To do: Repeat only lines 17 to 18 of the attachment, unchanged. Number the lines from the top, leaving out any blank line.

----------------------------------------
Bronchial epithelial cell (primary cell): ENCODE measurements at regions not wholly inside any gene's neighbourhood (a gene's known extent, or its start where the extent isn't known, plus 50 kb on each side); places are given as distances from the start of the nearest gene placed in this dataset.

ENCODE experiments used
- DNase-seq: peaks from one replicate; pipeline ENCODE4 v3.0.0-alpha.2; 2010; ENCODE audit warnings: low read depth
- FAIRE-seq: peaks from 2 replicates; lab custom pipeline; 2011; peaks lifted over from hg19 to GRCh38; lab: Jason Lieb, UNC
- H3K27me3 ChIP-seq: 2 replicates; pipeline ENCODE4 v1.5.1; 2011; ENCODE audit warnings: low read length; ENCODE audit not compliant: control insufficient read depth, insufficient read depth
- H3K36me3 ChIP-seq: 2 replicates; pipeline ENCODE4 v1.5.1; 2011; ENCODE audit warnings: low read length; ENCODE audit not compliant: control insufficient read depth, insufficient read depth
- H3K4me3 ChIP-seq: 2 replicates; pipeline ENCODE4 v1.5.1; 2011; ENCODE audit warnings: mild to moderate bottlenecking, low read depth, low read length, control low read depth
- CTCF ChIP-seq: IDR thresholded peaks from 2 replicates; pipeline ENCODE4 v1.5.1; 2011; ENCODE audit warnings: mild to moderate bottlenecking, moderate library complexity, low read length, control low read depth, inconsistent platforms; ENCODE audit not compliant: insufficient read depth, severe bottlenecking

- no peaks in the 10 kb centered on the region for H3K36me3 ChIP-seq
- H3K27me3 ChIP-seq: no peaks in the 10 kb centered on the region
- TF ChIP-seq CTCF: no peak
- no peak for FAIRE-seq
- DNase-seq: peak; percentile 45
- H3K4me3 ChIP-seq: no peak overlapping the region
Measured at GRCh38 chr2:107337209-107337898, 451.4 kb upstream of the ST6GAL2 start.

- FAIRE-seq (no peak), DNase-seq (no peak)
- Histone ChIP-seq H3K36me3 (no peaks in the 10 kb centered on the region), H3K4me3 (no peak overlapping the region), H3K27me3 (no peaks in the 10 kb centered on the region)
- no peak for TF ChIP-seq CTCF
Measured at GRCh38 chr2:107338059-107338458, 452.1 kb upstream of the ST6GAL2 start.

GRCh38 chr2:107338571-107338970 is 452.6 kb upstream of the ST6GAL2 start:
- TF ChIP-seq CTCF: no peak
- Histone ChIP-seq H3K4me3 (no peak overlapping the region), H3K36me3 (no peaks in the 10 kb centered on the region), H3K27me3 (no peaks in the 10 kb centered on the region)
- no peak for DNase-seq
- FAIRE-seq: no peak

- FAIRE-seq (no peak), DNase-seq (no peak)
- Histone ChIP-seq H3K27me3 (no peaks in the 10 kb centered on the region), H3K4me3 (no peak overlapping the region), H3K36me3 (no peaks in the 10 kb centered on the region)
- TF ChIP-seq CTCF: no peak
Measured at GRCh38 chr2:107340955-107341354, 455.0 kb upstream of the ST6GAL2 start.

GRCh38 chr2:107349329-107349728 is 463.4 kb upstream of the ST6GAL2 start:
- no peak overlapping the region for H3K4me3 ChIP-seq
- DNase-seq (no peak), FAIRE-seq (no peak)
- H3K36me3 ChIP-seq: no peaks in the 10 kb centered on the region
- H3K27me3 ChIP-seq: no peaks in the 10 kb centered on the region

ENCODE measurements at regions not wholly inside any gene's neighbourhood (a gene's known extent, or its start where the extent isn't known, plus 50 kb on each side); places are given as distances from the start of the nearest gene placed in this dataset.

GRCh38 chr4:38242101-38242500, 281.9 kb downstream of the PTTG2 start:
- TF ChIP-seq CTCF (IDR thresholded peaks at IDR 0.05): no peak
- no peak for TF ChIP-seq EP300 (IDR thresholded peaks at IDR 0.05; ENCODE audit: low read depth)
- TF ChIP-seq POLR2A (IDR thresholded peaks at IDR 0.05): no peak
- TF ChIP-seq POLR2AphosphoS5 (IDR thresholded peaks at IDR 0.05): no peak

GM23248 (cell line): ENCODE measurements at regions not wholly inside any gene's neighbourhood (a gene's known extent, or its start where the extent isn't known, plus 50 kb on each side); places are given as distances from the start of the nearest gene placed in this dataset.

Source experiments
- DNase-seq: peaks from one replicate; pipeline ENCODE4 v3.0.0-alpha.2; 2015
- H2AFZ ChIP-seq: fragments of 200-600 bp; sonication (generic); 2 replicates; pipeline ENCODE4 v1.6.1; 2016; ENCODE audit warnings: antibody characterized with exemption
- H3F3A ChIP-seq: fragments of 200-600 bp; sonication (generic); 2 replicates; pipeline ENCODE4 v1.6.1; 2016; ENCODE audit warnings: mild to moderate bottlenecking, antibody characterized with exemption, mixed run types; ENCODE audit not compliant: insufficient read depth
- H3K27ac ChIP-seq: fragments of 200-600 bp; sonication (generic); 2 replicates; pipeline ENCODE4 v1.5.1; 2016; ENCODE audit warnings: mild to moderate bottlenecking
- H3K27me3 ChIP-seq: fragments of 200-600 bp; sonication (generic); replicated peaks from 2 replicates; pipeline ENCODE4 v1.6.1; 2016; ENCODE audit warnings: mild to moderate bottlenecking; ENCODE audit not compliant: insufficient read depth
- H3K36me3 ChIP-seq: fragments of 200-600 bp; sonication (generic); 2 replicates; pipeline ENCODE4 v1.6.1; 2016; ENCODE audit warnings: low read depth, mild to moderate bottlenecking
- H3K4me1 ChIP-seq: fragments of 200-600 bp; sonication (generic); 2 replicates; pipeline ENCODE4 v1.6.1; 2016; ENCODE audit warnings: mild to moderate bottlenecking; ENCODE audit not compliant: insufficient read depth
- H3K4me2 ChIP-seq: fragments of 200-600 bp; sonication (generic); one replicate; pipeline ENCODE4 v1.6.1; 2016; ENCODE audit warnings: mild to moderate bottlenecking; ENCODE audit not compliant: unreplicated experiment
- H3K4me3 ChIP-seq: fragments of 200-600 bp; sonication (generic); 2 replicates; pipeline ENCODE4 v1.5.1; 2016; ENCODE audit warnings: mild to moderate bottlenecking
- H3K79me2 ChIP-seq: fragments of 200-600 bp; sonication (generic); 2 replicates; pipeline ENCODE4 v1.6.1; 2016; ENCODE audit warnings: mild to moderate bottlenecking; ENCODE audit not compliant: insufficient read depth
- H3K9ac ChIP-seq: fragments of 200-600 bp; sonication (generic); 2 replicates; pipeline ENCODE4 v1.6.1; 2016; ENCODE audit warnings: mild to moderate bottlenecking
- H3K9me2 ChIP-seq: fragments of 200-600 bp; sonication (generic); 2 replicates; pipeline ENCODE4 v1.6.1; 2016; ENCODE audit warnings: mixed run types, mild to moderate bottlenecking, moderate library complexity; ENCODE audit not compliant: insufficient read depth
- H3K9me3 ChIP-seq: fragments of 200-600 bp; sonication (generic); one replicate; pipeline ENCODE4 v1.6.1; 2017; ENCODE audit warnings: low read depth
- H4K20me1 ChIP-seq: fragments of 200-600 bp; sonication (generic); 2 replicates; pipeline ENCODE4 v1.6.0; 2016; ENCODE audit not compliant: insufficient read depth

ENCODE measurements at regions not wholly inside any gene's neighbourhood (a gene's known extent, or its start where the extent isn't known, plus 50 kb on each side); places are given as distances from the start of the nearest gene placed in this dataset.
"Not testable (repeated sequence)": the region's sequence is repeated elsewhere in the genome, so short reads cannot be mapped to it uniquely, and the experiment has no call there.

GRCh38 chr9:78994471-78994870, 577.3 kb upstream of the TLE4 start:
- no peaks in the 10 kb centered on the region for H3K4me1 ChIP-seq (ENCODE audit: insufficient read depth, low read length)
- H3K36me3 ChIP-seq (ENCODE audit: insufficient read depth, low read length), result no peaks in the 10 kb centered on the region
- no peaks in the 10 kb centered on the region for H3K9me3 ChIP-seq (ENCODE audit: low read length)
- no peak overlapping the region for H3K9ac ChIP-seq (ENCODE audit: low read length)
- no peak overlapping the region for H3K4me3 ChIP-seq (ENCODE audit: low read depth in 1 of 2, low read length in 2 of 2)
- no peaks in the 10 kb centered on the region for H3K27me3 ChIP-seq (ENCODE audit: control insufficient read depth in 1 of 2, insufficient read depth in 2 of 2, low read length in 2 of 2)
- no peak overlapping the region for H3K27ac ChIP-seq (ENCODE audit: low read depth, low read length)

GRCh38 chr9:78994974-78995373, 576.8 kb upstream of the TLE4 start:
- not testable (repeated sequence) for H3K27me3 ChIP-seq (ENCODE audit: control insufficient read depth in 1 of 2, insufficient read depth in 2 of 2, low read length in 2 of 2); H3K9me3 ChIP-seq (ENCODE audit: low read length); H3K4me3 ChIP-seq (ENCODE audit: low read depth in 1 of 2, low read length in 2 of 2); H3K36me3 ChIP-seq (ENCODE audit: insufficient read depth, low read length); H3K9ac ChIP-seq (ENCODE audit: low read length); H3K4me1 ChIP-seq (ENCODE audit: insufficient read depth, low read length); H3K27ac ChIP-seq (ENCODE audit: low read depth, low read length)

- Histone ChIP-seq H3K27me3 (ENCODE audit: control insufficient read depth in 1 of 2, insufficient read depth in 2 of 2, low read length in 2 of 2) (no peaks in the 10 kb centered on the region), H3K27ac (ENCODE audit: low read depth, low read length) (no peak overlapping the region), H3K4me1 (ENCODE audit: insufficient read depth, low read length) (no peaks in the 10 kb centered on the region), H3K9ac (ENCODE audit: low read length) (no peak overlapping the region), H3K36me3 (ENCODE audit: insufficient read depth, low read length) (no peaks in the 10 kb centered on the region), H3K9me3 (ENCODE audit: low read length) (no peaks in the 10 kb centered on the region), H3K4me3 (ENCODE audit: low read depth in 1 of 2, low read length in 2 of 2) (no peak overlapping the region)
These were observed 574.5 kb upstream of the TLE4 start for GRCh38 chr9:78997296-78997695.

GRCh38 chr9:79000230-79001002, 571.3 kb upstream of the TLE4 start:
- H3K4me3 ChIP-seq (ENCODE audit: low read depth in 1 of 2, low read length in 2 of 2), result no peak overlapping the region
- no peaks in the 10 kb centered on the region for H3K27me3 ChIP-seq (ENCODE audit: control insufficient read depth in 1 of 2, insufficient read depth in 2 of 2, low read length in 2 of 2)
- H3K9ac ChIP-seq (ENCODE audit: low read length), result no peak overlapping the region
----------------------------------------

- Histone ChIP-seq H3K36me3 (no peaks in the 10 kb centered on the region), H3K4me3 (no peak overlapping the region), H3K27me3 (no peaks in the 10 kb centered on the region)
- no peak for TF ChIP-seq CTCF